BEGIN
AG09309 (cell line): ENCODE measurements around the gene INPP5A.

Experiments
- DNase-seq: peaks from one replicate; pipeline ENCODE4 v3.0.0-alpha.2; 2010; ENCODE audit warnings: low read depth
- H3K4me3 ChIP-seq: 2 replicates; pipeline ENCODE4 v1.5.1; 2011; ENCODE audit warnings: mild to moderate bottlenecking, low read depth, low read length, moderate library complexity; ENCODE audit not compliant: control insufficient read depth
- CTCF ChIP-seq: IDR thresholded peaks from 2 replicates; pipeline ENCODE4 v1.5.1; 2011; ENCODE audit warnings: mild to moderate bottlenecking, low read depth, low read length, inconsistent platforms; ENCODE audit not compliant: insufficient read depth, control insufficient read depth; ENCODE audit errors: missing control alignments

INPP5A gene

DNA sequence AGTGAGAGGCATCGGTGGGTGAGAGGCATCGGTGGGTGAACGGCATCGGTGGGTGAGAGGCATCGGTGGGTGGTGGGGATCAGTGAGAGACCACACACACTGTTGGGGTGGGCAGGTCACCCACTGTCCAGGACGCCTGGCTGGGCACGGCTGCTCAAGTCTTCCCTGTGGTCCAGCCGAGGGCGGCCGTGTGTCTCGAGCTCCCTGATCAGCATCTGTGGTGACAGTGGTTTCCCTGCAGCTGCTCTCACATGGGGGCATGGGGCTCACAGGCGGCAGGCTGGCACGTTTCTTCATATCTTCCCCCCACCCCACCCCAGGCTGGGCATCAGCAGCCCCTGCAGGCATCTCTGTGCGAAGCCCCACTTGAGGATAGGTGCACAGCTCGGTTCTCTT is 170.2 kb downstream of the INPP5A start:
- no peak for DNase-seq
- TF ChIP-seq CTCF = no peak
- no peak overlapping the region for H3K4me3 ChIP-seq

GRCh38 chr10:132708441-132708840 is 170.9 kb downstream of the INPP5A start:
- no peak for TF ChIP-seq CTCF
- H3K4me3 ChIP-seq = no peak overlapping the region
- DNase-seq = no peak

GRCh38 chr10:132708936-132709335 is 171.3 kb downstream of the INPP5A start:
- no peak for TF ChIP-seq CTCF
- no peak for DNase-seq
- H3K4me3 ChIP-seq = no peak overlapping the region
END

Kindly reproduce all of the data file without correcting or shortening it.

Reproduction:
AG09309 (cell line): ENCODE measurements around the gene INPP5A.

Experiments
- DNase-seq: peaks from one replicate; pipeline ENCODE4 v3.0.0-alpha.2; 2010; ENCODE audit warnings: low read depth
- H3K4me3 ChIP-seq: 2 replicates; pipeline ENCODE4 v1.5.1; 2011; ENCODE audit warnings: mild to moderate bottlenecking, low read depth, low read length, moderate library complexity; ENCODE audit not compliant: control insufficient read depth
- CTCF ChIP-seq: IDR thresholded peaks from 2 replicates; pipeline ENCODE4 v1.5.1; 2011; ENCODE audit warnings: mild to moderate bottlenecking, low read depth, low read length, inconsistent platforms; ENCODE audit not compliant: insufficient read depth, control insufficient read depth; ENCODE audit errors: missing control alignments

INPP5A gene

DNA sequence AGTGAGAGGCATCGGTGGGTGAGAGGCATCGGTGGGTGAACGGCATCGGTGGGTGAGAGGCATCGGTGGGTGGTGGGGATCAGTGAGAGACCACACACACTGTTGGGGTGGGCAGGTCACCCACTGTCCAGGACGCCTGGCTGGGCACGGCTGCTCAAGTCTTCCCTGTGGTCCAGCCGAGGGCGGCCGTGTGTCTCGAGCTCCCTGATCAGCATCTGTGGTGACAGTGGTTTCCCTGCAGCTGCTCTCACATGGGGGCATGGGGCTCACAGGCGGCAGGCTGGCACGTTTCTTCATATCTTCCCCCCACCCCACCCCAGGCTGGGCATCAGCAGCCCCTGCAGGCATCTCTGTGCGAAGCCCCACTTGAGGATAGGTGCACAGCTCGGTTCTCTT is 170.2 kb downstream of the INPP5A start:
- no peak for DNase-seq
- TF ChIP-seq CTCF = no peak
- no peak overlapping the region for H3K4me3 ChIP-seq

GRCh38 chr10:132708441-132708840 is 170.9 kb downstream of the INPP5A start:
- no peak for TF ChIP-seq CTCF
- H3K4me3 ChIP-seq = no peak overlapping the region
- DNase-seq = no peak

GRCh38 chr10:132708936-132709335 is 171.3 kb downstream of the INPP5A start:
- no peak for TF ChIP-seq CTCF
- no peak for DNase-seq
- H3K4me3 ChIP-seq = no peak overlapping the region